2017 was a memorable year in the basketball world.
There were moments of dominance like the Beermen’s growing dynasty or the San Beda’s continued reign over the NCAA. There were redemption stories like Ateneo reclaiming the UAAP from La Salle crown or the Golden State Warriors erasing their 3-1 curse from last year with a chip this year. There were teams and players that emerged from out of nowhere. The Lyceum Pirates not only won games but they changed lives while Alvin Pasaol scored 49 points, cementing his cult legend status.
The basketball played on court wasn’t too bad as well. Russ averaged a triple-double, Ben Mbala wrecked rims, and Ginebra set attendance records in the Governor’s Cup Finals.
To close out a great year, the SLAM PH team recalls their favorite moments in 2017 and their basketball wishes for the new year.
While in an athletic store in the mall trying to scour something amidst the holiday rush, I unwittingly witnessed a conversation between a father and his son while the two were trying to canvass a pair of basketball shoes.
The exchange didn’t last more than a few seconds but from my point of view, the mere gestures between parent and child were enough to understand the message.
Son (while holding a signature model of a famous shoe brand): “Pa, puwede ho ba ito?”
Father: (takes the shoe, analyzes then looks at the price tag):”Hmmmm….”
And just as the father tilted his head sidewards with son nodding in response, the shoe was returned to its display case and the two slowly trooped out of the store. No size requested, no fitting done and no purchase made. It doesn’t mean that the dad can’t afford to buy the sneaker. It just appears that the shoe is not a priority as of that moment. It’s more of a want rather a need.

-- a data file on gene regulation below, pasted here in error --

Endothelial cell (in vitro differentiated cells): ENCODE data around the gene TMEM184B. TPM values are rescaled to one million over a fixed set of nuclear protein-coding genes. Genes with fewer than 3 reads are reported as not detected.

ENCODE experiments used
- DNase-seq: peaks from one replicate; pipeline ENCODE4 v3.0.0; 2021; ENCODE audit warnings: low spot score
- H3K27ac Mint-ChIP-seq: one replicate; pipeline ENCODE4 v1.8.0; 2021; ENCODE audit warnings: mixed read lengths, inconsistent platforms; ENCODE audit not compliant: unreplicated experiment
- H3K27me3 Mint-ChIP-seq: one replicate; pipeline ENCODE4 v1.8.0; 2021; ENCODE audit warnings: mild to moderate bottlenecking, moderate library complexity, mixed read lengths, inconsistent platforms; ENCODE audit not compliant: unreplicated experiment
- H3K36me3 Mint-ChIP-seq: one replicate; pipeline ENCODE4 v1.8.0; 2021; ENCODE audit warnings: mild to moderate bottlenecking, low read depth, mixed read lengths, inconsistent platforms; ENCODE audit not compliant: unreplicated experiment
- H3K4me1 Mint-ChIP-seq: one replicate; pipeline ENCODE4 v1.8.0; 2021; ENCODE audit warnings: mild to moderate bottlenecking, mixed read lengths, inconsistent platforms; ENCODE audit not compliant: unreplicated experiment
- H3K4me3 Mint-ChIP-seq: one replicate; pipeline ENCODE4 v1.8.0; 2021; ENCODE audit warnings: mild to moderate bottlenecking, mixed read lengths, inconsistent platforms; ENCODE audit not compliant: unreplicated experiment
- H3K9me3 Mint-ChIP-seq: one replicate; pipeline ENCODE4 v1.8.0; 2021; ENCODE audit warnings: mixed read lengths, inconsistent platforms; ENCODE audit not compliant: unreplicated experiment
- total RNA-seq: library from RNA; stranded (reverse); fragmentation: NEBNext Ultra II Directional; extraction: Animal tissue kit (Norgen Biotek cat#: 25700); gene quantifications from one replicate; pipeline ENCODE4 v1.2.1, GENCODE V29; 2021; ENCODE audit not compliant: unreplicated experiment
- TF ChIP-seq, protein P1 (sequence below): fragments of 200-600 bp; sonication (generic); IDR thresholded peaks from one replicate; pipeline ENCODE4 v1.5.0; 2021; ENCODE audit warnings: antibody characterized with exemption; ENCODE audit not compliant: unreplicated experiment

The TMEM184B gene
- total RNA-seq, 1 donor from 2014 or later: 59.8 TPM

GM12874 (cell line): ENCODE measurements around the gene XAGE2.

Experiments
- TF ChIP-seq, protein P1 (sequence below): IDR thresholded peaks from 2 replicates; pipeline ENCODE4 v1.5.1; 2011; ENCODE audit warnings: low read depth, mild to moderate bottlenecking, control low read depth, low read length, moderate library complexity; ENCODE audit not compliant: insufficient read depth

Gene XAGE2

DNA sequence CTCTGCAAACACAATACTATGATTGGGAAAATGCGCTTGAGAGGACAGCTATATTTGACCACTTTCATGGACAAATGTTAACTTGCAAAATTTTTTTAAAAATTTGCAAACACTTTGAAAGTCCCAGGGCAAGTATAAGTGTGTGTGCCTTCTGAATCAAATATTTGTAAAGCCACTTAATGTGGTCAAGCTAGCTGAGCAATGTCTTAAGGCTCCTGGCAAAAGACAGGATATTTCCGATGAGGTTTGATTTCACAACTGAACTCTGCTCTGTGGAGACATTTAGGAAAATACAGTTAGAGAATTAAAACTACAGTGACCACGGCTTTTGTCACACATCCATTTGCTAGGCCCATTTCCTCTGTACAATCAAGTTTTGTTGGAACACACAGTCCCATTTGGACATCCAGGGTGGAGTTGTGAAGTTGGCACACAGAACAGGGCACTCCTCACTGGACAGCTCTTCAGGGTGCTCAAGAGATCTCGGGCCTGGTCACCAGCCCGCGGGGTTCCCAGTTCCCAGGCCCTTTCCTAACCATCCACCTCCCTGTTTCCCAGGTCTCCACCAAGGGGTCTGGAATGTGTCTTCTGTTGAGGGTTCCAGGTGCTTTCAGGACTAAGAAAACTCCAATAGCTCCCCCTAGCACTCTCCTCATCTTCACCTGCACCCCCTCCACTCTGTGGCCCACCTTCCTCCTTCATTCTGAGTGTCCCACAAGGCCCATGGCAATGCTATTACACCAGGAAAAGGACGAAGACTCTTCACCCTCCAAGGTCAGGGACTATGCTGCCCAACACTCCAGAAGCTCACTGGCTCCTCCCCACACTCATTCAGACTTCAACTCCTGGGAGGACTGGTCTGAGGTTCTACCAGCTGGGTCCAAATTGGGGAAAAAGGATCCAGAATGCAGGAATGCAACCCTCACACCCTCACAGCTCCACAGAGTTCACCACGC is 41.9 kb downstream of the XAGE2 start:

That small incident somehow recalled me back to several years ago, back to the time wherein some of my childhood friends would borrow a pair of shoes to ball in, be it for village summer league play, intramurals or even PE classes since their own sneakers are dilapidated already and are not in the best condition to play with.
Just like the father and son pair, their families have their own respective priorities in budgeting their finances, with basketball shoes apparently not part of the list.
And these are not isolated cases. In reference to official statistics, figures show that the average monthly income of a Filipino family of five is pegged at only P22,000.00 per. From this amount, majority is being spent on food and other basic amenities such as health and education as well as for electricity and rent. In comparison, the average price of a signature basketball sneaker nowadays ranges from P5k to 8k. From this detail alone, it can be surmised that the average Filipino family would rather funnel their income towards addressing their basic needs than buying items that are already considered as luxurious which may very well include the various top of the line sports gear.
With that mind, it is my sincerest wish for the incoming year that the top athletic brands each provide a budget line that is within the reach of the average Filipino.
While there are existing sporting brands in the market outside of the so-called Big 3 athletic apparel companies which are Nike, adidas and Under Armour, the pricing of their apparel and sneakers are almost the same as that of the aforementioned brands, give or take a couple of hundred pesos. Likewise, there is also a local company that makes and sells athletic gear. But the technology used, or lack thereof, is evident in their clothing and shoes, which are quite chunky and heavy with quality in question as well.